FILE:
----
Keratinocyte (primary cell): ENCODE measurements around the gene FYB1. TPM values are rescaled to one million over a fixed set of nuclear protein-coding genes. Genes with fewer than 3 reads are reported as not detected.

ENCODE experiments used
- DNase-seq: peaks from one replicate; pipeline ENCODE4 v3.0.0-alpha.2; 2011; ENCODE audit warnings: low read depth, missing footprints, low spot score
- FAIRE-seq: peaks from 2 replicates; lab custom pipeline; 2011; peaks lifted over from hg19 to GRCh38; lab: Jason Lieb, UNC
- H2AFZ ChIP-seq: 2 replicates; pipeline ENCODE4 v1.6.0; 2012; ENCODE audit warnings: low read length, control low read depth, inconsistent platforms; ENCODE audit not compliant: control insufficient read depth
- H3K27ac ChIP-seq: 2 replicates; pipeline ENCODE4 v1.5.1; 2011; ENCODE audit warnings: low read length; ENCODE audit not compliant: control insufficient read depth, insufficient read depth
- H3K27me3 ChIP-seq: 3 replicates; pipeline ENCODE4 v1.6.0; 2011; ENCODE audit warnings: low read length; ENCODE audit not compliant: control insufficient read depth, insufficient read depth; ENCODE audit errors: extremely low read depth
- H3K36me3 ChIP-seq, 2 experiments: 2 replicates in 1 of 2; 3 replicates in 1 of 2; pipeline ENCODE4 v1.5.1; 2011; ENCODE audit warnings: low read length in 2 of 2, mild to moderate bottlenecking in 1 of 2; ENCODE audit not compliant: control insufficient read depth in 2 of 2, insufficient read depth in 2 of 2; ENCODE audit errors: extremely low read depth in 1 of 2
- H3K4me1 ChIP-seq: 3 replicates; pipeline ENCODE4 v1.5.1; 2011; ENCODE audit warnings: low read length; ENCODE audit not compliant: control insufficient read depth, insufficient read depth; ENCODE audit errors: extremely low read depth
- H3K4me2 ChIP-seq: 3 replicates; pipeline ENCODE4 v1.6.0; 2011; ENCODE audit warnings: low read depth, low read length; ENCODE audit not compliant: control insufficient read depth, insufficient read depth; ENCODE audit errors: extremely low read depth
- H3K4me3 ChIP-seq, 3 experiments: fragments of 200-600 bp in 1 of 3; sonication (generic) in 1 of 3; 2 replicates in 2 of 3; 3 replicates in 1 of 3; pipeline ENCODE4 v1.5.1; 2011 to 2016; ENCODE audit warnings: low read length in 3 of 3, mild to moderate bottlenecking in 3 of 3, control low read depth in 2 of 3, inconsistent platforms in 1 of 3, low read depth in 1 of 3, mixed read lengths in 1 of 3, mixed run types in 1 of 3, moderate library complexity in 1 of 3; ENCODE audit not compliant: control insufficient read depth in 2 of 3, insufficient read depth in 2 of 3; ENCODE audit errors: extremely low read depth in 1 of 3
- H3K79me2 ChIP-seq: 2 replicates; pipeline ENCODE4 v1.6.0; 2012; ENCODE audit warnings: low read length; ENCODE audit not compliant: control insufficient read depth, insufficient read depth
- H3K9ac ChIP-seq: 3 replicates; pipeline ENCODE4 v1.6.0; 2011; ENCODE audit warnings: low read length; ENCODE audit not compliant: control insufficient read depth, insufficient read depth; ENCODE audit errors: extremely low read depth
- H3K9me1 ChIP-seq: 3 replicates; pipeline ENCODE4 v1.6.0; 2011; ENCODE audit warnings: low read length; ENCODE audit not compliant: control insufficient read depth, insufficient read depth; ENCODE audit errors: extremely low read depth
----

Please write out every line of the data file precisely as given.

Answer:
Keratinocyte (primary cell): ENCODE measurements around the gene FYB1. TPM values are rescaled to one million over a fixed set of nuclear protein-coding genes. Genes with fewer than 3 reads are reported as not detected.

ENCODE experiments used
- DNase-seq: peaks from one replicate; pipeline ENCODE4 v3.0.0-alpha.2; 2011; ENCODE audit warnings: low read depth, missing footprints, low spot score
- FAIRE-seq: peaks from 2 replicates; lab custom pipeline; 2011; peaks lifted over from hg19 to GRCh38; lab: Jason Lieb, UNC
- H2AFZ ChIP-seq: 2 replicates; pipeline ENCODE4 v1.6.0; 2012; ENCODE audit warnings: low read length, control low read depth, inconsistent platforms; ENCODE audit not compliant: control insufficient read depth
- H3K27ac ChIP-seq: 2 replicates; pipeline ENCODE4 v1.5.1; 2011; ENCODE audit warnings: low read length; ENCODE audit not compliant: control insufficient read depth, insufficient read depth
- H3K27me3 ChIP-seq: 3 replicates; pipeline ENCODE4 v1.6.0; 2011; ENCODE audit warnings: low read length; ENCODE audit not compliant: control insufficient read depth, insufficient read depth; ENCODE audit errors: extremely low read depth
- H3K36me3 ChIP-seq, 2 experiments: 2 replicates in 1 of 2; 3 replicates in 1 of 2; pipeline ENCODE4 v1.5.1; 2011; ENCODE audit warnings: low read length in 2 of 2, mild to moderate bottlenecking in 1 of 2; ENCODE audit not compliant: control insufficient read depth in 2 of 2, insufficient read depth in 2 of 2; ENCODE audit errors: extremely low read depth in 1 of 2
- H3K4me1 ChIP-seq: 3 replicates; pipeline ENCODE4 v1.5.1; 2011; ENCODE audit warnings: low read length; ENCODE audit not compliant: control insufficient read depth, insufficient read depth; ENCODE audit errors: extremely low read depth
- H3K4me2 ChIP-seq: 3 replicates; pipeline ENCODE4 v1.6.0; 2011; ENCODE audit warnings: low read depth, low read length; ENCODE audit not compliant: control insufficient read depth, insufficient read depth; ENCODE audit errors: extremely low read depth
- H3K4me3 ChIP-seq, 3 experiments: fragments of 200-600 bp in 1 of 3; sonication (generic) in 1 of 3; 2 replicates in 2 of 3; 3 replicates in 1 of 3; pipeline ENCODE4 v1.5.1; 2011 to 2016; ENCODE audit warnings: low read length in 3 of 3, mild to moderate bottlenecking in 3 of 3, control low read depth in 2 of 3, inconsistent platforms in 1 of 3, low read depth in 1 of 3, mixed read lengths in 1 of 3, mixed run types in 1 of 3, moderate library complexity in 1 of 3; ENCODE audit not compliant: control insufficient read depth in 2 of 3, insufficient read depth in 2 of 3; ENCODE audit errors: extremely low read depth in 1 of 3
- H3K79me2 ChIP-seq: 2 replicates; pipeline ENCODE4 v1.6.0; 2012; ENCODE audit warnings: low read length; ENCODE audit not compliant: control insufficient read depth, insufficient read depth
- H3K9ac ChIP-seq: 3 replicates; pipeline ENCODE4 v1.6.0; 2011; ENCODE audit warnings: low read length; ENCODE audit not compliant: control insufficient read depth, insufficient read depth; ENCODE audit errors: extremely low read depth
- H3K9me1 ChIP-seq: 3 replicates; pipeline ENCODE4 v1.6.0; 2011; ENCODE audit warnings: low read length; ENCODE audit not compliant: control insufficient read depth, insufficient read depth; ENCODE audit errors: extremely low read depth